The Grand Touring includes what Mazda terms the Active Driving Display—essentially a heads-up display that uses a little flip-up display screen atop the dash. It's weird and feels like an aftermarket solution, but it's effective in keeping your eyes on the road. In both of the cars we drove, the system had trouble remembering where we set the viewing height (through a screen menu), requiring a tiny nudge after each startup to get the viewing angle back.
Lots of tech to cement the premium-car ambiance
Our test car, at around $30k, also had the Technology Package, which in addition to a set of active-safety features includes two fuel-saving measures: active grille shutters, and the i-ELOOP system, which maximizes alternator load and charges up a capacitor system when you're decelerating, then releases that energy for accessories (and a lighter alternator load) when you're accelerating and cruising. About the only thing we noticed from this system, in following its energy-flow screen, was that there was more apparent engine braking when the system was loading up the capacitors.
In all, it's hard to estimate the contribution of that system, but we did well with the Grand Touring we had for a week, averaging more than 27 mpg over 160 miles of driving, which included about 30 miles of foot-to-floorboards, enthusiastic driving on some of our favorite backroads, as well as nearly ten miles in near-gridlock traffic.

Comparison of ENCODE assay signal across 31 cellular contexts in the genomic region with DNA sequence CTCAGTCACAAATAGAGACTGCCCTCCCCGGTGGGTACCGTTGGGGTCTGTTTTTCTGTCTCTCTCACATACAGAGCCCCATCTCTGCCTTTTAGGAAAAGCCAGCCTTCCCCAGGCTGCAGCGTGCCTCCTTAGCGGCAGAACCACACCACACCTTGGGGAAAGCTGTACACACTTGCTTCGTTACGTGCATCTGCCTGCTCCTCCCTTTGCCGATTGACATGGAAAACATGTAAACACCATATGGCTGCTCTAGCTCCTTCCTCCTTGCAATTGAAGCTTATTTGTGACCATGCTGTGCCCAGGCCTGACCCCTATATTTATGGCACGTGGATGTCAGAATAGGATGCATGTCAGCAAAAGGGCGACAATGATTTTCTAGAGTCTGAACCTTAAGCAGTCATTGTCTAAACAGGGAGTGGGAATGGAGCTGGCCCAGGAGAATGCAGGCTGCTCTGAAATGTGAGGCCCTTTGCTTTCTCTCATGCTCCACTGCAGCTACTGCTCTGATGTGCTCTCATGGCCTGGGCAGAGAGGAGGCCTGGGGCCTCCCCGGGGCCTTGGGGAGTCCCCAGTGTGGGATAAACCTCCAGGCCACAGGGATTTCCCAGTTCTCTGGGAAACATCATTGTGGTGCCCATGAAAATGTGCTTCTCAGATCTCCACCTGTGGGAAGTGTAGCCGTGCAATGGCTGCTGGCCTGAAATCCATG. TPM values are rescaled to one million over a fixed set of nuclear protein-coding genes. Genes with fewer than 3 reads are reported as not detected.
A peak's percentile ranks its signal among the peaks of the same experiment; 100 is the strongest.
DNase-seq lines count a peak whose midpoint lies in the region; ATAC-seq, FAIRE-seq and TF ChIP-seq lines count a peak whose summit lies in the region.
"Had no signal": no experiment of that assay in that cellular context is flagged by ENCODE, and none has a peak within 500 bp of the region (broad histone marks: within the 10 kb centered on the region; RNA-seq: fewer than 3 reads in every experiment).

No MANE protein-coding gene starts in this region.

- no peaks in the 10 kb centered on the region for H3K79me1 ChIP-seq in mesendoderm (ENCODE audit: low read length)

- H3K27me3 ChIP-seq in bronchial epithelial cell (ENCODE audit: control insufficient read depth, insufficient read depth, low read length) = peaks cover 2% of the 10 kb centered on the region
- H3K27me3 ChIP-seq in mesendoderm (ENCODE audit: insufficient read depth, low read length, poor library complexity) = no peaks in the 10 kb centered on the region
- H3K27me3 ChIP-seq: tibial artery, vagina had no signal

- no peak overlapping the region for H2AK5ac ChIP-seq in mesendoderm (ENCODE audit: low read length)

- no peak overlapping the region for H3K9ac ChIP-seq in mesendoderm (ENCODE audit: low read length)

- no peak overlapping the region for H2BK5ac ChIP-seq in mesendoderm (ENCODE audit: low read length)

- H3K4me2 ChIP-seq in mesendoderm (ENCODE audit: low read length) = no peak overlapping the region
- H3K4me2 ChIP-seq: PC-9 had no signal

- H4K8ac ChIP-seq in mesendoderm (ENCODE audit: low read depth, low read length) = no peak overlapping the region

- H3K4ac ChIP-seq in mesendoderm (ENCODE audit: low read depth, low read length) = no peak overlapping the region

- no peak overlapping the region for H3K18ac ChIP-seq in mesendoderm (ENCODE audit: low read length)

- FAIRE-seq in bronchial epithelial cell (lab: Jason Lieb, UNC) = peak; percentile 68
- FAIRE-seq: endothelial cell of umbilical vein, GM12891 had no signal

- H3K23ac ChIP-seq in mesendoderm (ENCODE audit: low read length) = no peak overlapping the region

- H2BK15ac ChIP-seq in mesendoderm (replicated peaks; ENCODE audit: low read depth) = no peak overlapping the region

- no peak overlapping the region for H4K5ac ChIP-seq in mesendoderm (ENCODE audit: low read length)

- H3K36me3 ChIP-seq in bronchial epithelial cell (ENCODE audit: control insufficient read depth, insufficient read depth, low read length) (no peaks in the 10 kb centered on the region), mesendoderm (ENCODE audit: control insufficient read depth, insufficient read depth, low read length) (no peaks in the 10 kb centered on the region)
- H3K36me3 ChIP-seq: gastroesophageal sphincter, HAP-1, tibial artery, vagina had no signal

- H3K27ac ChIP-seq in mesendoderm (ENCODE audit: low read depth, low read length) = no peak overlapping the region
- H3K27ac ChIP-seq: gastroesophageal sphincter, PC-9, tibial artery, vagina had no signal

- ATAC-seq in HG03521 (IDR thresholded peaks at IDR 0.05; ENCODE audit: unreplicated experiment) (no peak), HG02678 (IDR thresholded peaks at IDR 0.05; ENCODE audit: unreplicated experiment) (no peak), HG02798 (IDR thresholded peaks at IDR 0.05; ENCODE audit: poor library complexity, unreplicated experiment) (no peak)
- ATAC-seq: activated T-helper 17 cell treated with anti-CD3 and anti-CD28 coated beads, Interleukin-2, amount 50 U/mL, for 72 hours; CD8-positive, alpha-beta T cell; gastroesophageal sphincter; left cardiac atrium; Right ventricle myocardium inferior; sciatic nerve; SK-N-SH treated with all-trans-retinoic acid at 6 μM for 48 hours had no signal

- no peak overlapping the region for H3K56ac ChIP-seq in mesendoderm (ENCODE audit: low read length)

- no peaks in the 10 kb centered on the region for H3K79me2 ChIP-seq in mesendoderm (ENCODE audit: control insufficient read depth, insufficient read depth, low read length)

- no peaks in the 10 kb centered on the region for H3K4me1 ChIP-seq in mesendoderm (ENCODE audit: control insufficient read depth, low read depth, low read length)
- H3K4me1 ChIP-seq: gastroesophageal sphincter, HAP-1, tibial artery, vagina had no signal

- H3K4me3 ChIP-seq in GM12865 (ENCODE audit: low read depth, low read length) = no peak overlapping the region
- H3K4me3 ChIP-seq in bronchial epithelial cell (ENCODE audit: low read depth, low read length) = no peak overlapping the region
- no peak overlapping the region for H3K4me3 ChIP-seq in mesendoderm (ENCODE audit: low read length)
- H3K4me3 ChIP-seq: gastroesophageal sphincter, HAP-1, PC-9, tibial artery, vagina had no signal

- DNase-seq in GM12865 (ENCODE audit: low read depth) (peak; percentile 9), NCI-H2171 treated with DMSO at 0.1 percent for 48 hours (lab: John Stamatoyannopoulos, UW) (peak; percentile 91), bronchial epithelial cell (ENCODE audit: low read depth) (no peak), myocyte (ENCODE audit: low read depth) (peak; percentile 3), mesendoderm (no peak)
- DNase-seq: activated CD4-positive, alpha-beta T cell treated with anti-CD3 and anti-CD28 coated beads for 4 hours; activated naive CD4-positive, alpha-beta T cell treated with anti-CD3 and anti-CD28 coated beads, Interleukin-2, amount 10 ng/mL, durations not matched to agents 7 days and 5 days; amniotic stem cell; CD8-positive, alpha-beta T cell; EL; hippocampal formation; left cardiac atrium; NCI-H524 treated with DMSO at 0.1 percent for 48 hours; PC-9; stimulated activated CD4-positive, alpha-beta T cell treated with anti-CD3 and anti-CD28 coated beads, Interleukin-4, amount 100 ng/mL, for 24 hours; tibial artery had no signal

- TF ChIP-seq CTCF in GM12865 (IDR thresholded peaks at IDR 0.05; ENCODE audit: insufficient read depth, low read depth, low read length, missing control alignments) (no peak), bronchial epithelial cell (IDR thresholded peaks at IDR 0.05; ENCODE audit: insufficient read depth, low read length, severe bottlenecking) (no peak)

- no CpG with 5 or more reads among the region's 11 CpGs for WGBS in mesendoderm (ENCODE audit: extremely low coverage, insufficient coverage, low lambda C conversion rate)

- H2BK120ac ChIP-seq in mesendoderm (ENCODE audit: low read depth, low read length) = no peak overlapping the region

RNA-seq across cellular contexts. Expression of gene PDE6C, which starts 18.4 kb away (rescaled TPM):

Frankly, we expected Mazda to follow the outgoing 3 up with one that was a little more practical. Instead, what they’ve created is something that we think adds up to the same level of niche appeal as before. After driving experiences with several different Mazda 3 models, representing nearly three hundred miles of driving, altogether, we can say that the all-new 2014 Mazda 3 might be more athletic, more fun to drive, more efficient, and more charming in many respects; but it’s not necessarily the best pick for all mainstream compact-car buyers.
A calculated risk: Enough drivers out there?
The Mazda 3 adds up to a calculated risk: Will producing a shape that’s undeniably sportier--the shape of a rear-wheel-drive car, really--add up more interest from the market, and more differentiation in what’s now a crowded class of very good entries? And will those benefits outweigh the loss in practicality?
To those of us who love to drive, that's a no-brainer.